AFIP Wednesday Slide Conference - No. 21
20 March 1996

Conference Moderator: LTC William H. Baker
Diplomate, ACVP
Walter Reed Army Institute of Research
Walter Reed Army Medical Center
Washington, D.C. 20307
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Case I - 94-19804 (AFIP 2507116)

Signalment: Cross-bred beef calf, 400 pounds.

Suppurative and necrotizing myocarditis with colonies of extracellular H. somnus bacilli in a feedlot calf. (HE, 400X, 67K)

History: A feedlot reported 3 of 450 calves to be found dead suddenly or exhibiting CNS signs.

Gross Pathology: The calf was posted in the field and tissues submitted by the local veterinarian. He noted chronic cranioventral pneumonia, ulcerative laryngitis and hemorrhages in brain and myocardium.

Laboratory Results: Hemophilus somnus was isolated from the lung and heart.

Contributor's Diagnosis and Comments: Myocarditis, purulent and necrotizing with septic infarction, acute, severe. Etiology: Hemophilus somnus. There were also lesions in the brain compatible with H. somnus-induced Thromboembolic meningoencephalitis (T.E.M.E.).

AFIP Diagnosis: Heart: Myocarditis, necrosuppurative, multifocal, moderate, with necrotizing vasculitis, fibrin thrombi, and intravascular and extravascular bacilli, cross breed, bovine.

Conference Note: Hemophilus somnus is a small gram-negative, pleomorphic coccobacillus that is a commensal organism of the bovine urogenital and respiratory tracts. In cattle, H. somnus causes a septicemia that predominantly affects immature cattle, causing acute death or localization in one or several organs. Affected cattle have usually been subjected to increased environmental stress, including weaning and shipping. The route of transmission and mechanism by which H. somnus invades the bloodstream are unknown; the organism is able to survive phagocytosis and readily replicate within bovine macrophages. Upon entering the vascular system, the bacteria adhere to endothelial cells causing them to contract and expose the subendothelial collagen. The exposed collagen initiates the intrinsic coagulation cascade, causing thrombosis. The presence of the bacteria also induces an inflammatory response that results in vasculitis. Vasculitis and thrombosis can develop in any organ but cerebral vessels are especially vulnerable; vasculitis and thrombosis of these vessels results in thrombotic meningoencephalitis, the most characteristic lesion of H. somnus infection.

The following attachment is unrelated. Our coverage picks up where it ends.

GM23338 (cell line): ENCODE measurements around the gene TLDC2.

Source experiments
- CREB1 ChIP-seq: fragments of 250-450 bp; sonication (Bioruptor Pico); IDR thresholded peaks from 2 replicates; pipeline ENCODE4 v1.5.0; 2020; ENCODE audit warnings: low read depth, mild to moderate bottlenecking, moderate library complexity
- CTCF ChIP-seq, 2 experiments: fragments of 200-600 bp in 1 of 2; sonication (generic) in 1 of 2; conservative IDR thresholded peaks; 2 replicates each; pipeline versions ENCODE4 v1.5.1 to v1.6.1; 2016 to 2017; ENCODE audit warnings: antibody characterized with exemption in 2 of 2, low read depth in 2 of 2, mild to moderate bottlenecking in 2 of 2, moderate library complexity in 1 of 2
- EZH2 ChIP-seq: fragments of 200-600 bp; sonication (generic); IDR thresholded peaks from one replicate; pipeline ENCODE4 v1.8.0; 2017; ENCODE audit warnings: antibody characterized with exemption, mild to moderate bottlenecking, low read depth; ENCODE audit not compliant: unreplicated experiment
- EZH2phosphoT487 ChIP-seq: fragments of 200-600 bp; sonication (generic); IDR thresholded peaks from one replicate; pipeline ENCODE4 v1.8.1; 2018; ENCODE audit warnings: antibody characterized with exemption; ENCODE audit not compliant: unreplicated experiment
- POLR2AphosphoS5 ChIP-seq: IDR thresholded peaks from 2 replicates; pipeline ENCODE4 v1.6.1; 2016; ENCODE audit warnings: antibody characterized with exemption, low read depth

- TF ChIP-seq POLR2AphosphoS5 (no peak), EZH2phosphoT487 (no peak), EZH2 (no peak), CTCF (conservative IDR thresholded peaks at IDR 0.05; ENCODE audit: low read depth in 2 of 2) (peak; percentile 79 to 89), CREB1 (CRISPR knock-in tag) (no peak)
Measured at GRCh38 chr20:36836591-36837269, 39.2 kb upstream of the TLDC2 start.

In North America, localization of H. somnus in myocardium is common and results in vasculitis and myocardial infarction or myocardial abscessation. Myocardial abscesses are most common in the left ventricular free wall, particularly the papillary muscles. Death in these animals is usually caused by cardiac failure.

Other syndromes associated with H. somnus include bronchopneumonia, laryngeal ulceration, fluid distention of the joint capsules (especially the atlanto-occipital joint) and abortion.

Contributor: South Dakota State University, Dept. Of Veterinary Science, Brookings, SD 57007.